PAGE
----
WHILE some highly developed and small nations have already controlled smoking prevalence in their countries, emerging economies like the Philippines are on the right track to achieve this goal, according to advocates of Global Tobacco Harm Reduction.
Vaporized nicotine products or electronic cigarettes (e-cigarettes) are considered a better alternative to quick smoking. Since withdrawal of such a bad vice is kind of hard, however, these innovative replacements to have the last puff were initially not well received internationally.
Martin Culliip, a former chairman of The New Nicotine Alliance, cited, for instance, the United Kingdom government that tried to ban vaping for 20 days in 2010.
“It was the consumers who [called to] stop doing that. Since then, they’ve seen the benefits of harm reduction, and the government’s whole tobacco control policy centers around vaping,” he told reporters during the recent sixth edition of the Asia Harm Reduction Forum (AHRF) in Manila.
The same holds true for Latin American countries where these substitutes to cigarette are found to be effective in the prevention of widespread smoking. In fact, more than 110 entities related to research, ministries of health, and governments have declared that these products are vastly safer than combustible tobacco, per social media and marketing expert Jeffrey Zamora.
“So that means that there’s a huge potential for public health benefits,” he said, while referring to First World economies that are quite successful in kicking their cigarette butts. “Countries like the UK, New Zealand, France and Sweden are almost smoke-free with just 5.5 percent to 6 percent prevalence of tobacco smoking. So they’re approaching already the goal of a smoke-free country that is less than 5 percent that is set by the WHO [World Health Organization].”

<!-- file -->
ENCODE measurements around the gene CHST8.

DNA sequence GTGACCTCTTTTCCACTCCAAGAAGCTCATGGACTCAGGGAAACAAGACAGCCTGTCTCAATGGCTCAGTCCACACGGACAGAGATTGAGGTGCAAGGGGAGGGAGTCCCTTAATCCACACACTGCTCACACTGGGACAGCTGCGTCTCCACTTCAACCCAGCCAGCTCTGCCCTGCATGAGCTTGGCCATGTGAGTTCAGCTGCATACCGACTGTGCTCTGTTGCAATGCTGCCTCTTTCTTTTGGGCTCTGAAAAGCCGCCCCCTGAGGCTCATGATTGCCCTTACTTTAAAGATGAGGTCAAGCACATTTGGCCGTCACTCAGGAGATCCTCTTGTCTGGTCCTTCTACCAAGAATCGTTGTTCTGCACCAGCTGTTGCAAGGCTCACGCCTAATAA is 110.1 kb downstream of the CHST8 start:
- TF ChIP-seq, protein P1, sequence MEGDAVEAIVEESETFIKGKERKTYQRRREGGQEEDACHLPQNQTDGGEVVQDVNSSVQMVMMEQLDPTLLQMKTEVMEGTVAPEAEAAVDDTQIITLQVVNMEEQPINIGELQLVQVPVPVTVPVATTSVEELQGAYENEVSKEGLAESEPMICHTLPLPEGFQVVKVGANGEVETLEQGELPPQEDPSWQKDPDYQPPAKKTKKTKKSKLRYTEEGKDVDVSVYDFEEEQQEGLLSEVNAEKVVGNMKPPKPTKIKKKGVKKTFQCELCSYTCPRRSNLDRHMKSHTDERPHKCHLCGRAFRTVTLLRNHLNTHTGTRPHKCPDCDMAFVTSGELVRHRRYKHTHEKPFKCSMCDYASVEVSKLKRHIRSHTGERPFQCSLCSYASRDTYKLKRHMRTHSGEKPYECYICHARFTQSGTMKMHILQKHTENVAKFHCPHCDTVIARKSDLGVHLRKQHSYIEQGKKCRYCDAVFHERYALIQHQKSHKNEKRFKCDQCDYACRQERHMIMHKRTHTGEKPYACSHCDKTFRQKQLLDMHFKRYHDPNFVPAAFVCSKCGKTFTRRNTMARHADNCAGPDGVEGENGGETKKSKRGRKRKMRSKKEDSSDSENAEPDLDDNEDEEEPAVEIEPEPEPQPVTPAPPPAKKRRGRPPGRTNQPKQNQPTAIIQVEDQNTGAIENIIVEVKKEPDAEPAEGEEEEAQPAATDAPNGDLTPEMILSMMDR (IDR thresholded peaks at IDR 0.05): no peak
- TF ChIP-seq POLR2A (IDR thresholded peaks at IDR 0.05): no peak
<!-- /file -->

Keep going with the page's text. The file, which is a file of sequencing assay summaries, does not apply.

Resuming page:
Heading in the right direction
FOLLOWING the footsteps of these economic giants is the Philippines, which saw the enactment last year of the Vaporized Nicotine and Non-Nicotine Products Regulation Act, or Republic Act (RA) 11900.
Commonly referred to as the Vape Law, it includes provisions mandating the registration of vaporized nicotine products with the Department of Trade and Industry before their public sale, importation, or manufacture. It also prohibits the public sale or distribution of items that do not adhere to the tax and registration requirements set by the Bureau of Internal Revenue.
RA 11900 was enacted to protect not only the health of the consumers but also that of the burgeoning vape sector. A study from Statista shows the e-cigarette segment in the Philippines is projected to grow by 2.42 percent from 2023 to 2027, resulting in a market volume of around $265 million in the next four years.
The industry is on track to achieve this given the strong market demand. Based on the Global Adult Tobacco Survey in the Philippines a couple of years ago, the current users of e-cigarettes increased from 0.8 percent in 2015 to 2.1 percent in 2021.
“We believe that the regulatory framework is still a key for a balance on the relationship between the government and the industry. We have to follow product standards or quality control parameters in order to ensure the safety of electronic cigarettes and electronic heated tobacco products,” underscored Dr. Pacifico Calderon, a Bayanihan awardee at the Australia Alumni Excellence Awards 2022 for his leadership and contributions during the Covid-19 pandemic.